Just when you think you’ve got it all figured out, your sophomore year of college can be one of heightened uncertainty and lower motivation, as many students start to second guess choices and paths that were chosen during their first year. In fact, this time frame has a name – The Sophomore Slump.
Fear not, this is a very normal experience for a lot of students!
If you currently find yourself in the midst of the slump, we’ve laid out some ideas for how to cure any “symptoms” you might be experiencing.
COUNTERING THE SLUMP SYMPTOMS
Social Symptoms may include no longer feeling that “click” with some friends made in freshman year or feeling like you don’t quite belong in a certain friend group.
Solutions: It’s okay to gradually move away from the friends you no longer feel close to and create situations in which you will naturally meet new people. Start trying to form connections with other students in your classes, in your residence hall, or even in a student org you’ve recently joined.
Academic Symptoms may include lack of motivation to attend class and study, sometimes accompanied by second guessing the major you are pursuing.
Solutions: Find some ways to bring novelty and excitement to your academic life. Change study groups, start using electronic flashcards and study tools (See Study Stack, for example), make a point of speaking in class, etc. And start planning now to take something really intriguing or outside your comfort zone during Winter session. (Winter 2017 registration in now live and you do not need registration clearance!) With respect to the major, talk to your academic advisor, visit the Career Center to take an interest inventory, and network with students in majors that appeal to you.
Life Direction Symptoms may include guilt about the cost of college given your indecision about the future, or general boredom alternating with feeling overwhelmed and anxious.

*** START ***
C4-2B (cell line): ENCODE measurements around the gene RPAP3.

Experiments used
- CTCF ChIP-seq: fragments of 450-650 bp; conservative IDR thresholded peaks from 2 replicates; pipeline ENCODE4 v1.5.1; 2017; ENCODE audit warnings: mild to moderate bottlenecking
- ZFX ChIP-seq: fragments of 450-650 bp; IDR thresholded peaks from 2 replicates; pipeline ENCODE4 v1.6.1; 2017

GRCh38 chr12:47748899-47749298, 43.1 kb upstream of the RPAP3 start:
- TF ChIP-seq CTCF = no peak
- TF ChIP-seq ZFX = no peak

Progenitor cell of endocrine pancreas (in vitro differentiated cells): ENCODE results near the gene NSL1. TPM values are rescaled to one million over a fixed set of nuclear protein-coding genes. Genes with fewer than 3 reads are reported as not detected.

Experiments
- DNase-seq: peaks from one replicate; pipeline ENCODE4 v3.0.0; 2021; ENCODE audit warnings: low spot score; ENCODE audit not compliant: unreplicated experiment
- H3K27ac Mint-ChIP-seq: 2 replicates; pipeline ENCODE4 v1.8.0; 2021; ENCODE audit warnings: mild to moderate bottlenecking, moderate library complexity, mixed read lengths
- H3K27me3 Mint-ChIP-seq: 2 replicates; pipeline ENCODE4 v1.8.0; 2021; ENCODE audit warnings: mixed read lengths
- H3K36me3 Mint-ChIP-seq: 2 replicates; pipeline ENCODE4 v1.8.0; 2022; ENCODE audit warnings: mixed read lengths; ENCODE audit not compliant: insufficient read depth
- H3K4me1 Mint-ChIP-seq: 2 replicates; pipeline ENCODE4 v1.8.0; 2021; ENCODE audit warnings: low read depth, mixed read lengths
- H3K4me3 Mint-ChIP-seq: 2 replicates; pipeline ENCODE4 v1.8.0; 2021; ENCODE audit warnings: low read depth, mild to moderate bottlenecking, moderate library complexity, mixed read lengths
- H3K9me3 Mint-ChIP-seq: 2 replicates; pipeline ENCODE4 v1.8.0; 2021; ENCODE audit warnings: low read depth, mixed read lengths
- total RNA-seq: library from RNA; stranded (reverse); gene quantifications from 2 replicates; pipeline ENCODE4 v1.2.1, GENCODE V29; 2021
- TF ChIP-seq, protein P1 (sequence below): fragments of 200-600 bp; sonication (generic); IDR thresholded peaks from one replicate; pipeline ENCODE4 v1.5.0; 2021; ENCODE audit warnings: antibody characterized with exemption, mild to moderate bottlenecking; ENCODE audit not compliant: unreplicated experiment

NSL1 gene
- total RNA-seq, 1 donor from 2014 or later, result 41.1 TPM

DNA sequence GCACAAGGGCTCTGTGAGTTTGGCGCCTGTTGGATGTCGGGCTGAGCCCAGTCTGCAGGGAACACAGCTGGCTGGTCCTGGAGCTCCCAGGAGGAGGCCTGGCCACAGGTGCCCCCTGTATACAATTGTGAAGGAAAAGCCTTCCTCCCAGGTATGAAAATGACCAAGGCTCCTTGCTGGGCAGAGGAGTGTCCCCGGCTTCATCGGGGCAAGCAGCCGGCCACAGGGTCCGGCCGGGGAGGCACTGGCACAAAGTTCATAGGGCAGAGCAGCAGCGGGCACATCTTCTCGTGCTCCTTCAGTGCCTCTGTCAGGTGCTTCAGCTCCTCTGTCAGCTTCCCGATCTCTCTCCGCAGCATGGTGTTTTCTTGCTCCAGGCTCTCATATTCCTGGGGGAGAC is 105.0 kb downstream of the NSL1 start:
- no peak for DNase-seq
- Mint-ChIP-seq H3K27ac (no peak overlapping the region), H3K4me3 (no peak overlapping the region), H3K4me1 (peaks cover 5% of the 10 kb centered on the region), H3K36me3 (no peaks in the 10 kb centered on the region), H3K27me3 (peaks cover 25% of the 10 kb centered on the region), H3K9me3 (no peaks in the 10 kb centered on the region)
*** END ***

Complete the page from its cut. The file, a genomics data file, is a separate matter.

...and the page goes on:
Solutions: Plan some very positive next steps! Plan to study abroad. Plan an internship in a field related to your current major or a potential major. And sign up for new recreational and extracurricular activities like intramural sports, taking up a musical instrument, or joining new clubs or campus organizations.
Sophomore slump tendencies are a reflection of your “middle child” status on campus—no longer new and not yet in the big leagues of academic work. You are no longer eligible for the extra attention given to freshmen, but you are starting to take some challenging upper level courses along with juniors and perhaps even seniors.
The solution to the malaise of sophomore-hood is almost always action. This would be action to make changes in social habit patterns, action to try new courses, join new organizations, and plan new enriching activities. Sometimes the action you need to take is to collect additional information – about majors and careers, about internships and study abroad programs. Less stewing and more motion will help you beat the slump and stay on course toward graduation and all around success.
OTHER HELPFUL RESOURCES
7 Ways to Slip Through the Sophomore Slump, by Kelci Lynn Lucier, in U.S. News and World Report on line, Sept 2011
The Sophomore Slump, by Samantha Stainburn, in NY Times, Nov 2013